Category Archives: Rajasthan

The Ghost Village of Kuldhara

The name Jaisalmer conjures up a picture of a mysterious desert kingdom with a magnificent golden fort standing high with winding lanes leading down to beautiful havelis full of courageous men and beautiful women. There is history, heritage, royalty, architecture and culture.

You could spend endless mornings at the numerous Jain temples, cenotaphs and beautiful havelis around. And endless evenings riding on a camel on the sand dunes into the sunset.  And endless nights gazing at the stars from your desert camp. You could explore the bylanes of this fort city and never get bored.

But beyond the dunes and the fort and all that history, tucked away is an entire ghost city crumbling from its former glory into weathered stones and dried lumps of mud.

We had already spent 4 days in and around Jaisalmer. In these  4 days we had already spent more than 1 day in and around the fort, visiting all the havelis, Jain temples and museums. We had driven down to Sam desert and watched the sunset  after a camel ride.

We had stayed a night on the desert at Khuri and enjoyed every bit of it. We also had time to visit the Akal fossil park and the Desert national park. We even had time to visit Tanot, a village on the border. But what blew us off was a visit to Kuldhara.

Just 18 km  west of Jaisalmer, on the  Sam sand dune road, is the village of Kuldhara.   Once a bustling and prosperous settlement of the Paliwal Brahmins, all the residents of Kuldhara and the 83 nearby villages abandoned their houses and vanished suddenly one night in 1825, having lived there since the 1300s. Nobody knows where they went and no one has ever been sure.

The Paliwals were very smart farmers.  They knew how to cultivate water intensive crops like wheat in the desert by identifying areas with gypsum rock layers running under the ground surface to ensure water was retained for the crops. The rulers depended on the Paliwals for much of their tax revenues.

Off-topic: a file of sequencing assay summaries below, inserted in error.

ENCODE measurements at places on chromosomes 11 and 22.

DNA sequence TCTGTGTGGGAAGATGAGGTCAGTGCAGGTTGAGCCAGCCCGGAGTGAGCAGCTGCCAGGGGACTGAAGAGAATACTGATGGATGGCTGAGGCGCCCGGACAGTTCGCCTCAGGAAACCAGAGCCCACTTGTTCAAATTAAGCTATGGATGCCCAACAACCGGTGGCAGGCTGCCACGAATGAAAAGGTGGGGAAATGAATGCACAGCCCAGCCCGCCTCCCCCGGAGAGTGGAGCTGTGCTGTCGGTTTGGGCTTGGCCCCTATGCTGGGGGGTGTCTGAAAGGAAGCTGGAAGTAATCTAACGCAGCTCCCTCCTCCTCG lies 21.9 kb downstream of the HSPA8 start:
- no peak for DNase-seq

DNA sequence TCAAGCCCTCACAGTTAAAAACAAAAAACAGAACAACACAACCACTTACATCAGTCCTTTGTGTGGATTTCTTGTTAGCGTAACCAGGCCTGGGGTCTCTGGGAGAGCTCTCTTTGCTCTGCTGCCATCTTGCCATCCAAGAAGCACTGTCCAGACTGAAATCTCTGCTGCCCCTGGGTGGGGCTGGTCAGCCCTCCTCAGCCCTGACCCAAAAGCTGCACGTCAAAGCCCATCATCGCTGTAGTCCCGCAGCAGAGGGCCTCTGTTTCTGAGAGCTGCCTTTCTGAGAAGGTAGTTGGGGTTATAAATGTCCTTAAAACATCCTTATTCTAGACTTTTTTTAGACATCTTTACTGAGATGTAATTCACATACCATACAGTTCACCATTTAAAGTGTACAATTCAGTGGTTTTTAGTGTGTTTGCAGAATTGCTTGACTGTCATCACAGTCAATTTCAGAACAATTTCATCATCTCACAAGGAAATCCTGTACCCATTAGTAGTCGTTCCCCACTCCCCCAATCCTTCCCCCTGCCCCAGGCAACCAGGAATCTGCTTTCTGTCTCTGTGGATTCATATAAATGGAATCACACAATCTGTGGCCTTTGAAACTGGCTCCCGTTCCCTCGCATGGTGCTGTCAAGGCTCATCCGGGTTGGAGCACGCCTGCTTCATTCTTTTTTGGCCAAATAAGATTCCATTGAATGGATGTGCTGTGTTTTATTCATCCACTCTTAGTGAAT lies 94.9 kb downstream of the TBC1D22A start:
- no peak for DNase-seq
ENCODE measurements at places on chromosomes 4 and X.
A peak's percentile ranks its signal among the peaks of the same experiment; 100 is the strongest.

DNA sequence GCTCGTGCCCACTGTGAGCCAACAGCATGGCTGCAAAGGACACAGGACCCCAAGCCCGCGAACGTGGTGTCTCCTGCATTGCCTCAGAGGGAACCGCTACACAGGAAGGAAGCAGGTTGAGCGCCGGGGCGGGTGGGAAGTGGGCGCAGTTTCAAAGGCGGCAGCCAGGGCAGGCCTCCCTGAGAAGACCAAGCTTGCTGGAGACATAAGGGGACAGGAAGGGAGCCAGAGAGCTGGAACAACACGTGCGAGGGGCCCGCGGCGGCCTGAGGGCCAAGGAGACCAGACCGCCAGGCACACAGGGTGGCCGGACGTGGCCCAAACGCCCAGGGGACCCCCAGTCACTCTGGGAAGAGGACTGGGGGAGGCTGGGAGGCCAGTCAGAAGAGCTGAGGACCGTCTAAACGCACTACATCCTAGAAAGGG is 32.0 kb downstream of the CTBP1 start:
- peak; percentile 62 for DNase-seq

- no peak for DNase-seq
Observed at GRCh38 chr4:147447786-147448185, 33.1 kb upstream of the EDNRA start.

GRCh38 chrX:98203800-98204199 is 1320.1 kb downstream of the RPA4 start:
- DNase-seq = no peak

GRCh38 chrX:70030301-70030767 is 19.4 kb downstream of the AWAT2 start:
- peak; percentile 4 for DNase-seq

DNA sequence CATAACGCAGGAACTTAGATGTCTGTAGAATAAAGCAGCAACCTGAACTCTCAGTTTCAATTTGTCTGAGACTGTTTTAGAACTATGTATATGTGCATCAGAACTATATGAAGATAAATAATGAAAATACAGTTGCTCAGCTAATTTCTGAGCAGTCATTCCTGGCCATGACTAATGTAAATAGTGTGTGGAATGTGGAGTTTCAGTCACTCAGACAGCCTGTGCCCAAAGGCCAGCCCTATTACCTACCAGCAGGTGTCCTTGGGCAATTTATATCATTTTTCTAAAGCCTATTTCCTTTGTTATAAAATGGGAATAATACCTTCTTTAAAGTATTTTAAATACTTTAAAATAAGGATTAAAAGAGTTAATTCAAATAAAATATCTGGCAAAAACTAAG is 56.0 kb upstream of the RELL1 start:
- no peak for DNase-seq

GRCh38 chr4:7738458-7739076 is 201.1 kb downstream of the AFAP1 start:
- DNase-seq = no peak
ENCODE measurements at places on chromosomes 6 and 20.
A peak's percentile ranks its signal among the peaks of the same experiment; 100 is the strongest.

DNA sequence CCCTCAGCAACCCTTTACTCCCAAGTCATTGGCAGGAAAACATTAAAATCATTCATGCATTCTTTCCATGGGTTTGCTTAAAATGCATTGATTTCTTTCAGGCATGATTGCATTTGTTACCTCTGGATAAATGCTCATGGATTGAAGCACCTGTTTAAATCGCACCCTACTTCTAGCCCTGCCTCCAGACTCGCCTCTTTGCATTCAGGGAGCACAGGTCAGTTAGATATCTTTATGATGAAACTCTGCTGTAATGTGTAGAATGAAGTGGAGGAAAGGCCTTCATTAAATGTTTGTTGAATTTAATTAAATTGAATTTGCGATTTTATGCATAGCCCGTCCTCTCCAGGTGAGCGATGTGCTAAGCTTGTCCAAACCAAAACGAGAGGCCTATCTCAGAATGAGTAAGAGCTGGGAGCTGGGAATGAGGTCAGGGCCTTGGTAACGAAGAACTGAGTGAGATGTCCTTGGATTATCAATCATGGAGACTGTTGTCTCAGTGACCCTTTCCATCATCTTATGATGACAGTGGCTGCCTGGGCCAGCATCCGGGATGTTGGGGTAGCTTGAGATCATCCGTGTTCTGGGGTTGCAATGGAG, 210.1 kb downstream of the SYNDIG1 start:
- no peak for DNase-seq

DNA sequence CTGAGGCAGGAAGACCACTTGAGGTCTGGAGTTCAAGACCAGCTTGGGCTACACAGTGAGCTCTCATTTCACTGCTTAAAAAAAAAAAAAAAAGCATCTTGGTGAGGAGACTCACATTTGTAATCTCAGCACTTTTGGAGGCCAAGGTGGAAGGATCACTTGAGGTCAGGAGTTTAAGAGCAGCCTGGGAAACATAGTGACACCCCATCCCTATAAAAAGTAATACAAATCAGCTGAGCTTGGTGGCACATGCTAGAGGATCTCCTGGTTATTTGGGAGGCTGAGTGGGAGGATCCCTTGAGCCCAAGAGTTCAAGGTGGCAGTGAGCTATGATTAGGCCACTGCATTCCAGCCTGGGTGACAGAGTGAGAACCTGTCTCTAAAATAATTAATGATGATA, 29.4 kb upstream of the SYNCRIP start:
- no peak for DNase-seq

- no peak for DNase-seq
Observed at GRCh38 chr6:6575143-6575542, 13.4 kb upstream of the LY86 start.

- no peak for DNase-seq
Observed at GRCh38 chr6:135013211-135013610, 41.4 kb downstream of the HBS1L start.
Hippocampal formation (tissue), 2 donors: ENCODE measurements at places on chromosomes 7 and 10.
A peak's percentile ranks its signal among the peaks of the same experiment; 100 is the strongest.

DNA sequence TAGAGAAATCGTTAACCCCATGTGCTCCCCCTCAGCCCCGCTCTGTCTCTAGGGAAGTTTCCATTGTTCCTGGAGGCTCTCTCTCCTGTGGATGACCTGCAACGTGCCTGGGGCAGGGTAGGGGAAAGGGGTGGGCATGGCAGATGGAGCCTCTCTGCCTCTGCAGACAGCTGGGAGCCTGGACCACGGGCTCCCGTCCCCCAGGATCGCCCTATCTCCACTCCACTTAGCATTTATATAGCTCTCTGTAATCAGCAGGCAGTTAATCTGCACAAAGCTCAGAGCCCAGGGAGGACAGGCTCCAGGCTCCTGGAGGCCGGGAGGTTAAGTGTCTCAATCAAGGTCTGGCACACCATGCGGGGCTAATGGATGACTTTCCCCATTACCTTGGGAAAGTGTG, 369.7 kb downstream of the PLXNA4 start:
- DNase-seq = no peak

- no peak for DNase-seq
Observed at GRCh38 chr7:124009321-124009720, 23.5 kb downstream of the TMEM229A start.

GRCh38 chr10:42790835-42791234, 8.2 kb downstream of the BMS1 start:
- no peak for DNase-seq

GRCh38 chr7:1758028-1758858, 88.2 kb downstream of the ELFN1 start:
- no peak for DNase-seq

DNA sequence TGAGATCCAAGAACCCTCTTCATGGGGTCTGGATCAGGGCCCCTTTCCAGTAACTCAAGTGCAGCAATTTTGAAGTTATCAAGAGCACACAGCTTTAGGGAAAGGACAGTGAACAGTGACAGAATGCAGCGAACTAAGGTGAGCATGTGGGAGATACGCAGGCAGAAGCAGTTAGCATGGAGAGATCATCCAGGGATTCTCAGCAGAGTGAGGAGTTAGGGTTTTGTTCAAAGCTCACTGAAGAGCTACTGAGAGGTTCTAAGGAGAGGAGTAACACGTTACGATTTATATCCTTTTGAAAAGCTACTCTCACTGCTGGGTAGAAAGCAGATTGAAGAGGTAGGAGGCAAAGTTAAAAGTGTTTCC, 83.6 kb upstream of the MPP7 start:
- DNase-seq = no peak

But then why did they abandon everything overnight and vanish into oblivion?  The story is that the Diwan of Jaisalmer,  Salim Singh, is believed to have developed a lecherous eye for the village chief’s daughter who was stunningly beautiful. He was keen on adding the beautiful lady to his harem or else face the threat of unreasonable taxes. With pride and honour overruling all worldly interests, the chiefs of the 84 villages decided to go away in a single night with whatever they could carry with them leaving behind not just their homes but also a curse. That anyone who tried to live in the village would perish.

A sand stone gate welcomed us just before the village. We had to walk about 10 minutes along a sandy path to reach the village. The first sight of Kuldhara village gives you an extraordinary feeling of stumbling into another world. Sand stone houses, or whatever remained of them, neatly constructed on either side of wide dusty roads. All the houses were in a fallen state, but still you could make out that the Paliwal brahmins excelled in design and architecture.

Some houses had been restored and we could make out the inner courtyards, kitchen areas and other rooms.  The village had temples and other chathris prooving that Kuldhara must have been a well planned settlement.

While leaving the village we could feel the sadness and helplessness running through the ruins.  An old city had unpeeled its secrets to us.

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Ranthambhore: a Jungle, a Fort and the King

 

 I had crossed many streams, trekked many hillsides, even rolled on the beach, but the jungle and its inhabitants always eluded me. The mention of visiting a wild life sanctuary was always accompanied by a raised eyebrow and a word of advice. ‘Visiting a sanctuary. Go and see a zoo instead’. I wanted to go through the whole jungle experience, breathe in the jungle air, listen to those sounds you would never listen outside a jungle, and if lucky see the King and his people in their natural habitat.

Entrance

At the gates of Ranthambhore National Park

So in the month of December, 2007, we decided to go to Ranthambhore National Park. Named after the Ran and Thambhore mountains and situated 14 kms from the Sawai Madhopur railway station, Ranthambhore National Park spans over 392 sq km  of area. When we got out into the freezing cold of the red bricked Sawai Madhovpur station from the comforting air-conditioned railway coach of the Dehradun Express, we didn’t know what to expect. Somewhere on the other side was another world, totally unknown at the present. It was a new morning, a new beginning. I was about to venture out into the jungle for the first time.

Mr. and Mrs. Sambhar

Mr. and Mrs. Sambhar

Cooling down

Cooling down

Mama's boy

Mama's boy

Nilgai's resting after a hard day of grazing

Nilgai's resting after a hard day of grazing

Grooming session

Grooming session

and the rest waiting for their turn

and the rest waiting for their turn

Crickey

Crickey

After the night shift

After the night shift

A friendly treepie

A friendly treepie

..and the King

..and the King


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